If an employee agrees to a contract on behalf of a business, is the business liable? It depends. If the owner authorized the employee to sign contracts on behalf of the business, then the business is responsible for any obligations under the signed contract. In legal terms, the authorized employee is an agent: a person who agrees to act on behalf of his/her principal (the business). The agent’s signature binds the principal to a contract. If the business subsequently fails to perform as agreed upon in the contract, the other party to the contract may sue the business for breach.
Authorization is the key factor in determining the principal’s obligation. When authorization is clearly granted, the agent has actual authority to act for the principal. When actual authority is present, courts have established that traditional vicarious liability rules apply to principals.
But what if the agent’s authority is in question? There are cases where an employee signs a contract without the principal’s permission. In such instances, the principal may or may not be liable. When authorization is in question, liability depends upon whether the employee (agent) had apparent authority to sign.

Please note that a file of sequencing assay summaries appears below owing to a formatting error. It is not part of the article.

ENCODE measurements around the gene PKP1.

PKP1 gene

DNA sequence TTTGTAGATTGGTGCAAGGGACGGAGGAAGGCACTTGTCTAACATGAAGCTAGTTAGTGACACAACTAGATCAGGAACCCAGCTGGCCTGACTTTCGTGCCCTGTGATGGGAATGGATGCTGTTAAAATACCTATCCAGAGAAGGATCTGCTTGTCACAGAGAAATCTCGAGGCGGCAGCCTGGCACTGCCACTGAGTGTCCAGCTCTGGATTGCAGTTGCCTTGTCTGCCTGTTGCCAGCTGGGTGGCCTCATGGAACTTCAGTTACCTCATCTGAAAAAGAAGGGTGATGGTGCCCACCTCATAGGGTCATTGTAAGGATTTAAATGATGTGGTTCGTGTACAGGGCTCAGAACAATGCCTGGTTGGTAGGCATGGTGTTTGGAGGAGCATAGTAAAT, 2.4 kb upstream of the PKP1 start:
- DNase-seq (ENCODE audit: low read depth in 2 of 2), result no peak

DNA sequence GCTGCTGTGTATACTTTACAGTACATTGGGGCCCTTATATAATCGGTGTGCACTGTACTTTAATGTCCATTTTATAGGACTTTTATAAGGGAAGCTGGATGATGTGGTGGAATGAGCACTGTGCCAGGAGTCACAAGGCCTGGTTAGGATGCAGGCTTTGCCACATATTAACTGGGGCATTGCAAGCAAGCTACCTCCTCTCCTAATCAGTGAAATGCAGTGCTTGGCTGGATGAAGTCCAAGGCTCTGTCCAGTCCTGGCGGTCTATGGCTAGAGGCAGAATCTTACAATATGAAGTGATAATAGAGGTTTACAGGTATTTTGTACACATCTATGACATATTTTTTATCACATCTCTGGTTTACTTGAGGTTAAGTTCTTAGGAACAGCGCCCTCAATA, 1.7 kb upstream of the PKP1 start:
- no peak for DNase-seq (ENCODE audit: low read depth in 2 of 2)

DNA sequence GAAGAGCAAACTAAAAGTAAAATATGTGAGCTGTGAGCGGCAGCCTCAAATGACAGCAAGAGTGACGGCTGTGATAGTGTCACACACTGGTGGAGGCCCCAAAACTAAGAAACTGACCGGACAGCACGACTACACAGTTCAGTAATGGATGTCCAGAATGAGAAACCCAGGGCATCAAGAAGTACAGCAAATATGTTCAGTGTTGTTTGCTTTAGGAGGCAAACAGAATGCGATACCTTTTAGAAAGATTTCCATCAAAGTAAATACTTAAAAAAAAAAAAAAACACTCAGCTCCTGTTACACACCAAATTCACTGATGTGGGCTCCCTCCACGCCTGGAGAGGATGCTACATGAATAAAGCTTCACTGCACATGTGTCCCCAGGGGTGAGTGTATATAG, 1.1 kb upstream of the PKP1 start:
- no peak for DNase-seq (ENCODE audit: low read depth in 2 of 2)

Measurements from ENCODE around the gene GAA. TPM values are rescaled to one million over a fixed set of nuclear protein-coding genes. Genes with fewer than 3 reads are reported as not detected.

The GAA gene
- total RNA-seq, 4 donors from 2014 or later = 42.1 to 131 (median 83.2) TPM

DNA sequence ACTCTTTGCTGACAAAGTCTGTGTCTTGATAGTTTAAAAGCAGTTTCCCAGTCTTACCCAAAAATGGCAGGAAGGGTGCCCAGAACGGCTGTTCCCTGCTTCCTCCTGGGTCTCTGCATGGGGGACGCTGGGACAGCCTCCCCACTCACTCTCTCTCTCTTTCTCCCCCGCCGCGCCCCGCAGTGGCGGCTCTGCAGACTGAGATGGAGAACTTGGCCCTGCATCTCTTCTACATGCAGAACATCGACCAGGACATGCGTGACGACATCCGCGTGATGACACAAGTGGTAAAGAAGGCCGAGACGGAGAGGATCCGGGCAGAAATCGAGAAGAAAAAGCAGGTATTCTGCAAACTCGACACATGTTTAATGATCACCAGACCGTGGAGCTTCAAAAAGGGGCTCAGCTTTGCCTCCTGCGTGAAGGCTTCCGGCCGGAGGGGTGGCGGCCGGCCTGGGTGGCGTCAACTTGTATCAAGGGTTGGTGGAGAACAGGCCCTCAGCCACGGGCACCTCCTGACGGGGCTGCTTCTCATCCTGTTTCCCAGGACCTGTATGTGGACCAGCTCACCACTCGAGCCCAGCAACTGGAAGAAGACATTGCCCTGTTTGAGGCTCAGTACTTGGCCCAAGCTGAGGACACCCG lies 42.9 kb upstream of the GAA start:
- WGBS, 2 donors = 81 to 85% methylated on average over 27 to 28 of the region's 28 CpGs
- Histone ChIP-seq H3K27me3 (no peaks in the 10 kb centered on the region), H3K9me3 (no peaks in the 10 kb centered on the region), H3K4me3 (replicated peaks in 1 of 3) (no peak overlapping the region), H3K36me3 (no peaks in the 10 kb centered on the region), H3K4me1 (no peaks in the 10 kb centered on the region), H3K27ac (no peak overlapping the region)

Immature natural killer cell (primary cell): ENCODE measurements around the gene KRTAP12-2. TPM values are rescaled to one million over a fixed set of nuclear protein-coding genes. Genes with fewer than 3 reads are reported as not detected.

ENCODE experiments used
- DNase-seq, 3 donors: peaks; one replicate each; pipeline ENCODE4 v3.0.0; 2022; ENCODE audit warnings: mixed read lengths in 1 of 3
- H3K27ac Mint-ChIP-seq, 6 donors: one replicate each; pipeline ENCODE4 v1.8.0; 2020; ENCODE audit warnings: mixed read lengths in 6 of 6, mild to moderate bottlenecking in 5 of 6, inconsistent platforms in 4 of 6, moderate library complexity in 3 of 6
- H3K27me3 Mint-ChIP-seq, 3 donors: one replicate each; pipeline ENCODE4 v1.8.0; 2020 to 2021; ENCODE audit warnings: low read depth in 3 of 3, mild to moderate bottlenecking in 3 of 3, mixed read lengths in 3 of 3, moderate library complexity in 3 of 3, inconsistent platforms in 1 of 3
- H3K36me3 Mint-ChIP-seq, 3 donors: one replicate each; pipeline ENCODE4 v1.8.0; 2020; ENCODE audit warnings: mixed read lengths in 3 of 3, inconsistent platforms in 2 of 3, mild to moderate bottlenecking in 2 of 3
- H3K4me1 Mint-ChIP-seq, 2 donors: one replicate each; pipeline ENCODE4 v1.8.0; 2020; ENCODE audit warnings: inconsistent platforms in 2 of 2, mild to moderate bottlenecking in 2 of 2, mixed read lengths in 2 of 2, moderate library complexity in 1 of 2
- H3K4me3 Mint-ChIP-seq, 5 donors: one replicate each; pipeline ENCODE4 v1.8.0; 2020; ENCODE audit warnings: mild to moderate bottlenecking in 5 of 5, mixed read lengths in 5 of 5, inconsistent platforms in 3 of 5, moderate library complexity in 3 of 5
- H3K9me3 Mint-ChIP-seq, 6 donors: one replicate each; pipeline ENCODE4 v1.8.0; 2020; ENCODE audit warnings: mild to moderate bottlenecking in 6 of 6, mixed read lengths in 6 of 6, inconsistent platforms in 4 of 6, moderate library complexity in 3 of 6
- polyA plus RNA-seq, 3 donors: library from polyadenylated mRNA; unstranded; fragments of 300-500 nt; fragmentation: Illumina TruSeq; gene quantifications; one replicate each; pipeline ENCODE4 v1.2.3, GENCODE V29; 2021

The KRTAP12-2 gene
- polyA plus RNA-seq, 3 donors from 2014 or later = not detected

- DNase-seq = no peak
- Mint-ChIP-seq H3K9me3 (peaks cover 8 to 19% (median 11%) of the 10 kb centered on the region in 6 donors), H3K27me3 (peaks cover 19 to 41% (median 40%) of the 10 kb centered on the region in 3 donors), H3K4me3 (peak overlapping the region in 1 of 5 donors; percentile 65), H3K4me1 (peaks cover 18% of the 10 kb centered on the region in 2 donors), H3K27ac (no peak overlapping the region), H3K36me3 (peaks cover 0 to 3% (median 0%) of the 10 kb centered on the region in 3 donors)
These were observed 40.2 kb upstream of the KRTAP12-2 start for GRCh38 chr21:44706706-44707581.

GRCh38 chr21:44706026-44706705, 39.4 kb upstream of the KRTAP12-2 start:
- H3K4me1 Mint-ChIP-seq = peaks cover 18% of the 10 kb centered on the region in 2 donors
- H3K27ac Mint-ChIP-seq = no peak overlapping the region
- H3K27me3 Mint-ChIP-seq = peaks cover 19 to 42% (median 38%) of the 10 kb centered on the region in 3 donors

In determining whether an agent possesses apparent authority to perform an act, the Michigan Court of Appeals has advised that trial courts must look to all the facts and circumstances surrounding the act. When an agent signs a contract without actual authority, the agent may nonetheless bind the principal to the contract. This happens if the principal has created the appearance of authority in the agent, leading the other contracting party to reasonably believe that actual authority exists. (Meretta v Peach, 195 Mich App 695, 697; 491 NW 2d 278 (1992)).
According to the Michigan Court Rules, disputed questions of agency supported by testimony are factual issues for a jury to determine (MCR 2.116(C)(10)). If no sufficient testimony or evidence exists, then a judge may decide the issue. Similarly, where the relationship of the parties is defined by a written agreement, the trial judge determines the nature of the agency relationship. In theory, an implied agency cannot exist contrary to the express intention of the principal. Yet, authorization may exist even if a principal has denied agency in writing. Specifically, an appearance of authority may be created when acts and circumstances are permitted by the principal over a course of time, indicating acceptance of the act by the principal. This is called agency by estoppel and can be established only where the defendant (principal) holds the agent out as being authorized, and the plaintiff, relying thereon, has acted in good faith upon such representation.
Agency is a complicated issue. Private parties must always be mindful of circumstances leading to apparent authority and the resulting liability. If you have questions or need help in this area, you should discuss your situation with an experienced attorney who can advise you on the principles of agency law.